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Appeals to Authenticity: Discourses on the True Self and the Politics of Identity Construction


This dissertation examines how appealing to a “true self” may have social and political value, even if such a self does not exist. Across contemporary life, individuals invoke notions of an inner self that has been maimed by oppressive norms and practices, or that would be harmed if it assimilated, conformed, or otherwise departed from who it was. From transgender individuals seeking to become the gender they feel they truly are, to indigenous groups seeking exemptions from equality laws, a variety of groups today cast their political claims in terms of authenticity. However, in the past quarter century, such appeals have been criticized by scholars from across the humanities and social sciences, who fault authenticity for stipulating regulatory notions of group identity, stigmatizing those who fall outside its norms, and relying on untenable notions of selfhood and self-knowledge. Some have even called for abandoning the term.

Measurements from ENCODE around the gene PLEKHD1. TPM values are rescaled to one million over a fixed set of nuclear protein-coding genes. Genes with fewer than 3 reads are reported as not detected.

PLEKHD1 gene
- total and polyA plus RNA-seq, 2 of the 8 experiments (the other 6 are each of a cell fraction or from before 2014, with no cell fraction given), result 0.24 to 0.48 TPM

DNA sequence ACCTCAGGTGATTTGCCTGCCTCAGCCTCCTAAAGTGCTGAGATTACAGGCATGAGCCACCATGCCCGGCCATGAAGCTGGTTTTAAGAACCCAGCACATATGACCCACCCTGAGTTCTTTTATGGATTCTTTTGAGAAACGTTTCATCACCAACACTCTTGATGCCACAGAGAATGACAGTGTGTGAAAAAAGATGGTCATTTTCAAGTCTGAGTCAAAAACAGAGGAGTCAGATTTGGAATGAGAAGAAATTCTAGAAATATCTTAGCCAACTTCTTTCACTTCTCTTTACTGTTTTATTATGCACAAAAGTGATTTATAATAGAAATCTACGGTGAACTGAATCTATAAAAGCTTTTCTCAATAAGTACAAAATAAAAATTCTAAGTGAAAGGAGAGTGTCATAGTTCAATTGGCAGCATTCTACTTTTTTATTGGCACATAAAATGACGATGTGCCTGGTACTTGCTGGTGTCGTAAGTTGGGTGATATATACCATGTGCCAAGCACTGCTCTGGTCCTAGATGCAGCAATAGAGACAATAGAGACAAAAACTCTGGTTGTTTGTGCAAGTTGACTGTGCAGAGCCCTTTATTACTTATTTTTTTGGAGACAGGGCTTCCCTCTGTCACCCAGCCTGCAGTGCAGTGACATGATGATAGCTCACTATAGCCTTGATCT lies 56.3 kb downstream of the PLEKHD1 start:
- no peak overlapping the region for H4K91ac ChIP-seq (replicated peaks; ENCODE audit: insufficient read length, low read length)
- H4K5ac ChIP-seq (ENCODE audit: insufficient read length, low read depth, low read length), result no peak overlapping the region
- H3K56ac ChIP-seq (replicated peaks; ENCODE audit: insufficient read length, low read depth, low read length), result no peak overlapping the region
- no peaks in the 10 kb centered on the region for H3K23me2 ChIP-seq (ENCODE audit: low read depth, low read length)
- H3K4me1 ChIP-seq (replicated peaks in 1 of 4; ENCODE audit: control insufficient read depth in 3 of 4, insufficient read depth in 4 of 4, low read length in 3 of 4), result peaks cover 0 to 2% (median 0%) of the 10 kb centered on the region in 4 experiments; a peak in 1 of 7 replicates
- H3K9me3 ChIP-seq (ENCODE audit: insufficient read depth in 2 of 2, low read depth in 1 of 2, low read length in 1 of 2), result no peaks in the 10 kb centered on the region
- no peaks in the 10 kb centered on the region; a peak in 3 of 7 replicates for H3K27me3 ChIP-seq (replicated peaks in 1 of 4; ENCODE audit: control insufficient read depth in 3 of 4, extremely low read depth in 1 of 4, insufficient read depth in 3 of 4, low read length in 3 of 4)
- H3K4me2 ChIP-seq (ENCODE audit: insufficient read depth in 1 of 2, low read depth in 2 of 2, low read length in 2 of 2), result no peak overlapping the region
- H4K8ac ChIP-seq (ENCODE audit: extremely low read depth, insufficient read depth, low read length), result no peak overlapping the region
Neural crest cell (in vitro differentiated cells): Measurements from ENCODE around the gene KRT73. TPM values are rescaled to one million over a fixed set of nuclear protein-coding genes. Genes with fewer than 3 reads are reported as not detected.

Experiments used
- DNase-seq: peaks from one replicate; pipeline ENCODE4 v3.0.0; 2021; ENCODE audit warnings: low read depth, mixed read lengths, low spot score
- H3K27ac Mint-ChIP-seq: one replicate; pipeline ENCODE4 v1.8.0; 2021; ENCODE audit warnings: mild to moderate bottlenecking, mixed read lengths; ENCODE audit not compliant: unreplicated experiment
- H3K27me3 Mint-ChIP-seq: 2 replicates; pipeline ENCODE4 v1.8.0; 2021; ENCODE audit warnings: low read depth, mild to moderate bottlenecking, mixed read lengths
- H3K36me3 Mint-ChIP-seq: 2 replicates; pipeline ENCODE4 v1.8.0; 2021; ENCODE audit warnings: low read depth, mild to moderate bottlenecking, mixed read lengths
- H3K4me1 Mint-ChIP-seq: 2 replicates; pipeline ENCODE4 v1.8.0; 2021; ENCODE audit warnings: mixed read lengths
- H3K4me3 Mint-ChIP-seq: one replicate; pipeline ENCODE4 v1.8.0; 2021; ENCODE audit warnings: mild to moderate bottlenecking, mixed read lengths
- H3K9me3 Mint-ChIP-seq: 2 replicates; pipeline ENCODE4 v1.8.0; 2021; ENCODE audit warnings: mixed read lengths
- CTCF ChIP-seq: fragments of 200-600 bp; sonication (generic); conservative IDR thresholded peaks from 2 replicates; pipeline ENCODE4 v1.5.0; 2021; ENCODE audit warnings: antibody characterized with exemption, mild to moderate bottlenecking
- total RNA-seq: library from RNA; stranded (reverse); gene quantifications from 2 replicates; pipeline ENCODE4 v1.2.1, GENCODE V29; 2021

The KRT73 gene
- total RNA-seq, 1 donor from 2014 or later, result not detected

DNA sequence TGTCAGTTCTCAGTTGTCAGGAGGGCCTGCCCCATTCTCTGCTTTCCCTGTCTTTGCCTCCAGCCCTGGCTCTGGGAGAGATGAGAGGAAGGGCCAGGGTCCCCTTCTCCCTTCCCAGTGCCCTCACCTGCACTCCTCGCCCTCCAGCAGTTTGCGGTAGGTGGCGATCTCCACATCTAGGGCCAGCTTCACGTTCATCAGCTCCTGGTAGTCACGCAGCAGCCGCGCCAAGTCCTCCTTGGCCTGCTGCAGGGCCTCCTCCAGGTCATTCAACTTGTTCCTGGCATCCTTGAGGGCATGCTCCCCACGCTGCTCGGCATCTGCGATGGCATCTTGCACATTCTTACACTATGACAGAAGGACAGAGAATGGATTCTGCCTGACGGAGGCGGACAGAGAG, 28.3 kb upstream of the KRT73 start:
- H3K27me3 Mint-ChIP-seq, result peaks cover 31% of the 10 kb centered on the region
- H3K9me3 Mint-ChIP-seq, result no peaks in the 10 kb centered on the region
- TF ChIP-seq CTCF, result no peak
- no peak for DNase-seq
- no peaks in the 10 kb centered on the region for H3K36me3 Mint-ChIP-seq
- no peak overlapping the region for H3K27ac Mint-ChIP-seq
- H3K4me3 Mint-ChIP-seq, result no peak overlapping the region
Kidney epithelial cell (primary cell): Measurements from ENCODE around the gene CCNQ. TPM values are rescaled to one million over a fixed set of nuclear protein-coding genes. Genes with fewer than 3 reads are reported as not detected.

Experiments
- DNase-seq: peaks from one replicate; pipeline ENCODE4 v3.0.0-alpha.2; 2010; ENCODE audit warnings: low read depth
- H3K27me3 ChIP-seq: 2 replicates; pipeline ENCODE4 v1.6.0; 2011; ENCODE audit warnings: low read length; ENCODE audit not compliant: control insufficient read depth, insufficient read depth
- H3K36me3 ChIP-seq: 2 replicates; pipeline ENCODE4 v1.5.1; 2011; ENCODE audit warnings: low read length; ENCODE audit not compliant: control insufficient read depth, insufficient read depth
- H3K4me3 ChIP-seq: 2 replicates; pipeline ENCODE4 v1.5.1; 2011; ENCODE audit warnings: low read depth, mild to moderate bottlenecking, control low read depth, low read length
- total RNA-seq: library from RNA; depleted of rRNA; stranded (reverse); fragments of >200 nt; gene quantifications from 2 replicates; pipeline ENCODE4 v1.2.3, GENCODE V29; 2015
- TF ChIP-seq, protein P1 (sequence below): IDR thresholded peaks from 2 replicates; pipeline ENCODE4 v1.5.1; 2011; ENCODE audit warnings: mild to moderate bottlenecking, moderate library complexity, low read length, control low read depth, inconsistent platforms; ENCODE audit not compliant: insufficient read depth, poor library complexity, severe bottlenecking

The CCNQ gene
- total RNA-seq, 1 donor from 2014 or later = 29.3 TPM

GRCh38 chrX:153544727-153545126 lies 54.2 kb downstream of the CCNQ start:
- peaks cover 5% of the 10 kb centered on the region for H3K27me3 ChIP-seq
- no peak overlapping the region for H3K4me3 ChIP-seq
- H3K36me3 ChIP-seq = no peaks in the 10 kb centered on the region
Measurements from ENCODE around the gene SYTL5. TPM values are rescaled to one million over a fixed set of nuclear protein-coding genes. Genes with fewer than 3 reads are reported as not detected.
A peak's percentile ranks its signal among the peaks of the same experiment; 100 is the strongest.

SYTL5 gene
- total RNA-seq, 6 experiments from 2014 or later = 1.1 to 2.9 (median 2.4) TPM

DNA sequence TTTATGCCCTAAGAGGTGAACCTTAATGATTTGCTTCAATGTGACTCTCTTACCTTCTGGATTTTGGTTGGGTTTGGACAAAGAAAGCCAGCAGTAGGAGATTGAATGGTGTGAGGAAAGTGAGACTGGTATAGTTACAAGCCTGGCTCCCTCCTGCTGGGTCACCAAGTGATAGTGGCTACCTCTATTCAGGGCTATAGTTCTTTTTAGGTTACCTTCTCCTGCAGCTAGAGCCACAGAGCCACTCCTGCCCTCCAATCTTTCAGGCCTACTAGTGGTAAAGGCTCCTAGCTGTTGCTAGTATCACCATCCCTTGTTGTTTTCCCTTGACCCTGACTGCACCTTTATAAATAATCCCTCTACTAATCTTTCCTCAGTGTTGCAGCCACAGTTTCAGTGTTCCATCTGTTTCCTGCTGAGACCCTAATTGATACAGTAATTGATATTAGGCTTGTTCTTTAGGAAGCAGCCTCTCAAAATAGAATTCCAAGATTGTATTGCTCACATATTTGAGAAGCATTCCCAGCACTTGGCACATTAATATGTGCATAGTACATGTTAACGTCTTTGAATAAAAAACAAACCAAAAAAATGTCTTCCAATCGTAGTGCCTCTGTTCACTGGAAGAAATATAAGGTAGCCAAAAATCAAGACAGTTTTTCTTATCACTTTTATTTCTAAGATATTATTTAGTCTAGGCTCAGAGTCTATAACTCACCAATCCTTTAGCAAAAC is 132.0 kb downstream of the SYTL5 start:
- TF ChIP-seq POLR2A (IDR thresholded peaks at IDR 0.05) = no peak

The dissertation responds to these critiques and argues for a renewed appreciation of authenticity in political life. Through an engagement with Jean-Jacques Rousseau, Michel Foucault, Judith Butler, and writings from American social movements from the sixties and today, I formulate a framework for appealing to the term that departs its problematic ontological grounds and is attuned to its political risks. Each chapter responds to a particular challenge facing such appeals, from the status of the “self” they imply, to their claims of genuine self-knowledge, to the risks of exclusion, and to the ways they can blur the public/private line. In addressing these critiques, I show that there are good reasons to continue to value authenticity: appeals to the term may enable marginalized groups to counter oppressive representations of themselves, mobilize individuals around visions of selfhood and community, facilitate critiques of social norms, and animate practices of resistance.

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